Networks in 24 and The Wire

25 Nov

Despite their different subject matters, The Wire and 24 both center on networks.  The Wire explores the interconnectedness of the drug, policing, legal, political, education, journalism and industrial worlds.  24, on the other hand, is obsessed with the realms of politics, terrorism and counter-terrorism.  Besides the different components of these respective networks, the two shows also diverge in the ways that they depict networks themselves.  In The Wire nodes within the network are highly responsive to changes within other nodes; however, in 24 these networks are immutable and unresponsive.

Many events in the The Wire can be broadly defined as moves and countermoves.  D’Angelo’s comparison of “the game” to chess is particularly appropriate in this discussion.  Players do not move randomly across the board; instead, they base their own moves on those of their opponents.  During the course of the show, this parallel is drawn repeatedly.  As soon as the surveillance equipment begins to yield results, McNulty and the other detectives fear that detection of their ongoing case will cause the organization to “change up” and prevent further investigation.  This fear was not without warrant.  After the raids on the stash houses, for instance, Avon Barksdale and Stringer Bell begin to make changes within their organization.  They order the murder of anyone who might have incriminating information, eliminate the use of cell phones, and switch headquarters from Orlando’s to a funeral home.  Even before this when they suspect that the pay phones in the low rises are being monitored, Bell instructs the hoppers to rip out the pay phones and use other ones.  The networks within The Wire are constantly expanding and changing.  And the institutions within them constantly respond and adapt to changes within connected institutions.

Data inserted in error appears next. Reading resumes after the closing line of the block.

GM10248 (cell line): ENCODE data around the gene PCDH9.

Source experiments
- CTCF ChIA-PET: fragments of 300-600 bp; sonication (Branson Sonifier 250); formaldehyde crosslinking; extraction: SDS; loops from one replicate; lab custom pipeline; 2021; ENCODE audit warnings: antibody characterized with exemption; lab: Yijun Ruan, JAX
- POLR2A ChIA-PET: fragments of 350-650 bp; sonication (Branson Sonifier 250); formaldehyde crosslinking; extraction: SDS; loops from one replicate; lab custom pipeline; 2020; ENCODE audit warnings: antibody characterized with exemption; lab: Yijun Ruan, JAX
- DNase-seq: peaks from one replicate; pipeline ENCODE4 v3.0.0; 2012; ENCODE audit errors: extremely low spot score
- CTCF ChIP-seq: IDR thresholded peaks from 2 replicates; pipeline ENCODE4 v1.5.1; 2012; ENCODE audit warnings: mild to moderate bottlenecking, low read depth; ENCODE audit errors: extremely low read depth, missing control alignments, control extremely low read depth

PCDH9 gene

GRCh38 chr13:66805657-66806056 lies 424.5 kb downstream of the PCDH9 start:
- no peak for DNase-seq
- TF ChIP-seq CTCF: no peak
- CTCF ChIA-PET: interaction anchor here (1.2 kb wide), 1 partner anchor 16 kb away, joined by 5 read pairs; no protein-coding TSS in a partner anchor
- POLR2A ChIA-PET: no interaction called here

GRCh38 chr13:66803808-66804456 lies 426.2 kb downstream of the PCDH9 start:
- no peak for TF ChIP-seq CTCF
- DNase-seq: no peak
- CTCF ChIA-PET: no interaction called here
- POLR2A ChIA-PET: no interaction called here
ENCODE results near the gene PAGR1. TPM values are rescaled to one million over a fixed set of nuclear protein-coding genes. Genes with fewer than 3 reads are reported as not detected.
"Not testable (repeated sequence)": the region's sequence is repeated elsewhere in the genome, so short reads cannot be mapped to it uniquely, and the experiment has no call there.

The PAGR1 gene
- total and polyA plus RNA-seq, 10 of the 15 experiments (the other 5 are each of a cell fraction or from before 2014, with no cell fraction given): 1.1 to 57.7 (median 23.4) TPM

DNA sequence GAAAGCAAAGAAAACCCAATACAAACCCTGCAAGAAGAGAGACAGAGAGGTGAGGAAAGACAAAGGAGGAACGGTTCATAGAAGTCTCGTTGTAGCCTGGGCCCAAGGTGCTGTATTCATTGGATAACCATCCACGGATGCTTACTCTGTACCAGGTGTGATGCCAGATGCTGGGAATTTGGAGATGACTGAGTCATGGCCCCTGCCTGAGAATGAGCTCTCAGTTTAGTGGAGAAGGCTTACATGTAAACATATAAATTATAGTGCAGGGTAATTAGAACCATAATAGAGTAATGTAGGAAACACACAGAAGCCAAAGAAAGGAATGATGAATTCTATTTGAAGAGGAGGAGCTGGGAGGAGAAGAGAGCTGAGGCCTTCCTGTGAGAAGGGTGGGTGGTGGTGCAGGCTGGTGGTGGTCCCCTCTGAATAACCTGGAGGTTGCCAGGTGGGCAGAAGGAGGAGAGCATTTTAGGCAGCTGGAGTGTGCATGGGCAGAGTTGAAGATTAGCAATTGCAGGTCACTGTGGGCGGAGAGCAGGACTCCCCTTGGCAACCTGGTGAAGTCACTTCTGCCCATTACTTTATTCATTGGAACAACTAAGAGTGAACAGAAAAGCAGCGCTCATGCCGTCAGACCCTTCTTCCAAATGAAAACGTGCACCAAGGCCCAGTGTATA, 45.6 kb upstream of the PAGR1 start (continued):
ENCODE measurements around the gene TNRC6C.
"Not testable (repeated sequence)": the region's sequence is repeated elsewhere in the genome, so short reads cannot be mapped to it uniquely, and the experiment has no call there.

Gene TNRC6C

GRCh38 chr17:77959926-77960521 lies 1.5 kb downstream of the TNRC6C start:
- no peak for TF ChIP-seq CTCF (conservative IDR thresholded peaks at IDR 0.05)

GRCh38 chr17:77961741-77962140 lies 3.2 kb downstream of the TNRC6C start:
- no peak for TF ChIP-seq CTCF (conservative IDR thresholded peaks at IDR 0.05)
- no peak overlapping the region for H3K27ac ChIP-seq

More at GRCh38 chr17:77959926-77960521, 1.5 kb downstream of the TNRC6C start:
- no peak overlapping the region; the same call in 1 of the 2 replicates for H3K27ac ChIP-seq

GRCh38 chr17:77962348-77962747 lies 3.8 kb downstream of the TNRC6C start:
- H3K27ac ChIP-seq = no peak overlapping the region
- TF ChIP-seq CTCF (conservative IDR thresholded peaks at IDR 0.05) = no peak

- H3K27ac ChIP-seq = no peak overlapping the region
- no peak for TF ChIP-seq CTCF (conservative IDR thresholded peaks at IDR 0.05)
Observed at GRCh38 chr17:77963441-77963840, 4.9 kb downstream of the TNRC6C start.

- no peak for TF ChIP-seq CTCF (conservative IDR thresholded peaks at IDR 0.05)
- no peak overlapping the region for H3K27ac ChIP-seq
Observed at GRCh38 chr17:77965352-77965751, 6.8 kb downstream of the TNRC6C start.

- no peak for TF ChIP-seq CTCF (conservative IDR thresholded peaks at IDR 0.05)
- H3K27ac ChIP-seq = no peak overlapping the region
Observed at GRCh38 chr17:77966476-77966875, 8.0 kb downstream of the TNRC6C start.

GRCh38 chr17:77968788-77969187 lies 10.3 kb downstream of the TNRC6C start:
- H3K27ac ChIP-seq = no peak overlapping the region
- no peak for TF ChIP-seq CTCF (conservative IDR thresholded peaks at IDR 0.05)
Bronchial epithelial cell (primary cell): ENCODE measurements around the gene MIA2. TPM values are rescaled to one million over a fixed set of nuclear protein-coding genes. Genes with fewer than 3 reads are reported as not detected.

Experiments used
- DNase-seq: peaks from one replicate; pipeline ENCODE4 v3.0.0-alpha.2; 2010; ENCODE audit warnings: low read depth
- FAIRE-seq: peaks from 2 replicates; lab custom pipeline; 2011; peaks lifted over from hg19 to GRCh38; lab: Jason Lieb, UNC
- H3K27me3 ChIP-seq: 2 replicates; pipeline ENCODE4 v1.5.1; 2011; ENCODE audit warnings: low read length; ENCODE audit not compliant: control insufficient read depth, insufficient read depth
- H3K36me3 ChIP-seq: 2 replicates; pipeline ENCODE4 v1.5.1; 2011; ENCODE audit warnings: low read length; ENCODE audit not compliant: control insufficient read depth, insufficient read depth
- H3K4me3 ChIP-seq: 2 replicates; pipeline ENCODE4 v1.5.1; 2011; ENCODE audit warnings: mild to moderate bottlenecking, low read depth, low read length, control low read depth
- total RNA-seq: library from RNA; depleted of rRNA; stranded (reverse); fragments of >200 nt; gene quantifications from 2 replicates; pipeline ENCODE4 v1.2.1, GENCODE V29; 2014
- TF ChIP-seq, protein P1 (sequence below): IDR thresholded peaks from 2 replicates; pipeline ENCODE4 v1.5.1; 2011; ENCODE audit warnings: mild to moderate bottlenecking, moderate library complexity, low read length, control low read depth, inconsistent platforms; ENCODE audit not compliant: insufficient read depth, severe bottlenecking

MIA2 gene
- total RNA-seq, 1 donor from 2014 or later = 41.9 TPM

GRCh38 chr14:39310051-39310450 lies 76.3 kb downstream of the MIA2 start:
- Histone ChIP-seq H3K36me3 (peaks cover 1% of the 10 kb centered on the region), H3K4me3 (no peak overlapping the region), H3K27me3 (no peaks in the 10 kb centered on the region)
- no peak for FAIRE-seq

In 24, however, there is not the same degree of responsiveness.  The terrorists’ plot does not at all change according to events taking places within CTU and the president.  The hostage-takers have an insider in the president’s circle who controls their actions and has a special knowledge of the state of the treaty signing.  But this special knowledge never causes them to formulate a new strategy.  Capturing Jack also provides the terrorists with an opportunity to respond to the intelligence that he holds, but their plan basically remains the same.  The communication and surveillance that occurs within this network, unlike that of The Wire, is one-way: from the CTU to the terrorists.  There are no counter-moves within the show, only CTU’s moves which inevitably lead to the foiling of an unchanged terrorist plot.  Moreover, this lack of responsiveness and adaptability prevents 24’s network from evolving or rising  above the level of abstraction.  Though individual characters and organizations change throughout the series, the terrorists remain the bad guys and Jack and the CTU are always the heroes.

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